[MA-SOC] Justin Sevakis remembers Steve Pearl
thegline at optonline.net
Sat Nov 17 12:56:12 EST 2007
A very nice eulogy there. And there was something else in it that caught my attention:
"It's easy to let the reality of aging and the bitter taste of life experience weigh us down, in this world we've made for ourselves. The annoyance of an obnoxious Narutard or a forum spammer can touch off the grouchy old man in us all. But it's important that we be able to keep an open mind; to adapt to our surroundings. Because only the old people don't have any fun."
This is something I deal with a lot in my current position as a reviewer for AMN, actually. It's terribly easy to cop a cynical attitude and to act like you've seen it all -- especially when it's next to impossible to have physically seen it all to begin with, and it's certainly not true in my case. I haven't seen it all, but sometimes I feel like I've seen enough to get away with saying that.
I'll be honest: I get sent a lot of crap. Or stuff that I would reflexively dismiss as crap, and I'm tempted to -- but still, I know better than to do that now. I have to work from a couple of assumptions every time I tear off the top edge sticker on a DVD or break the shrinkwrap on a book -- that everyone's tastes are different, that mine are not the end-all of everything, and -- most importantly -- that there is at least something of value to be found in any given title that hits my desk.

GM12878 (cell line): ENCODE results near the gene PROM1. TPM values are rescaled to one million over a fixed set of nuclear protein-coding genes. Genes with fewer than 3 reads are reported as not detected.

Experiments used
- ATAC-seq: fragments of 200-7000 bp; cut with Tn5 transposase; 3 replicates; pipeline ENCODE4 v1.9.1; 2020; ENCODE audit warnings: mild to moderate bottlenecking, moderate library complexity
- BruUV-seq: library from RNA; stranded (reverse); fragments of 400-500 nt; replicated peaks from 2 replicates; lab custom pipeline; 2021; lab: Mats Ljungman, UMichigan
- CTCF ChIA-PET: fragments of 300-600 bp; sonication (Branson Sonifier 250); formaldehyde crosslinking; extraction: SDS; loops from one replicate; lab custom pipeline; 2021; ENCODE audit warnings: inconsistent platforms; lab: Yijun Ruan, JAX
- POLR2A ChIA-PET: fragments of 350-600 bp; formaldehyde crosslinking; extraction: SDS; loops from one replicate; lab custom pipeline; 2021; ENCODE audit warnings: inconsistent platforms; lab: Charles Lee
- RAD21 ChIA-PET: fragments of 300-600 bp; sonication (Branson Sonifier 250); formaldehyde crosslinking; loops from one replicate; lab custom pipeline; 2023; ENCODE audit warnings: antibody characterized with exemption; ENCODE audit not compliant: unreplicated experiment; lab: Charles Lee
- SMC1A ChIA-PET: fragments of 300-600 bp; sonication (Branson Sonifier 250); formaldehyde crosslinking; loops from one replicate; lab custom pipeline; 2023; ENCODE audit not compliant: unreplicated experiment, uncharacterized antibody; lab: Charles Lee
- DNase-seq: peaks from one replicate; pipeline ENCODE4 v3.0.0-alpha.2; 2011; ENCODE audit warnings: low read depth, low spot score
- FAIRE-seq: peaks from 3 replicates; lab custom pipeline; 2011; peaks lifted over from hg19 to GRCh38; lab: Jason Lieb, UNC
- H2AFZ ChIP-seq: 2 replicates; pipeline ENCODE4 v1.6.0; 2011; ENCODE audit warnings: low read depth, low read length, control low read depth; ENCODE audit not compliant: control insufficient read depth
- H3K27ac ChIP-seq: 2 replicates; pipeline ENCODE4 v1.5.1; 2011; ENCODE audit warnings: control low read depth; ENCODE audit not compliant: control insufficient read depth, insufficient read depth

That's where the open-minded part figures in for me. When you get down to it, the wonder of it all exists, if only sometimes in a very rarefied form, in just about all of this material; you just have to keep your eyes open for it. And then every now and then you have a "Tekkonkinreet" or a "Mind Game" or a "Spirited Away" or a "Berserk" or [insert title here] that reminds you all over again.
The whole reason I got into this scene, when you get down to it, was because the overwhelming majority of the people I met in it were incredibly welcoming. They were just flattered by the fact that someone was curious about something they were curious about, too, and wanted to turn that outwards. If I can do a little of that each time I sit down to write something up, I'm probably doing all right.
* * * * *
thegline at optonline.net
My problems have become social rather than musical.
-- John Cage, composer
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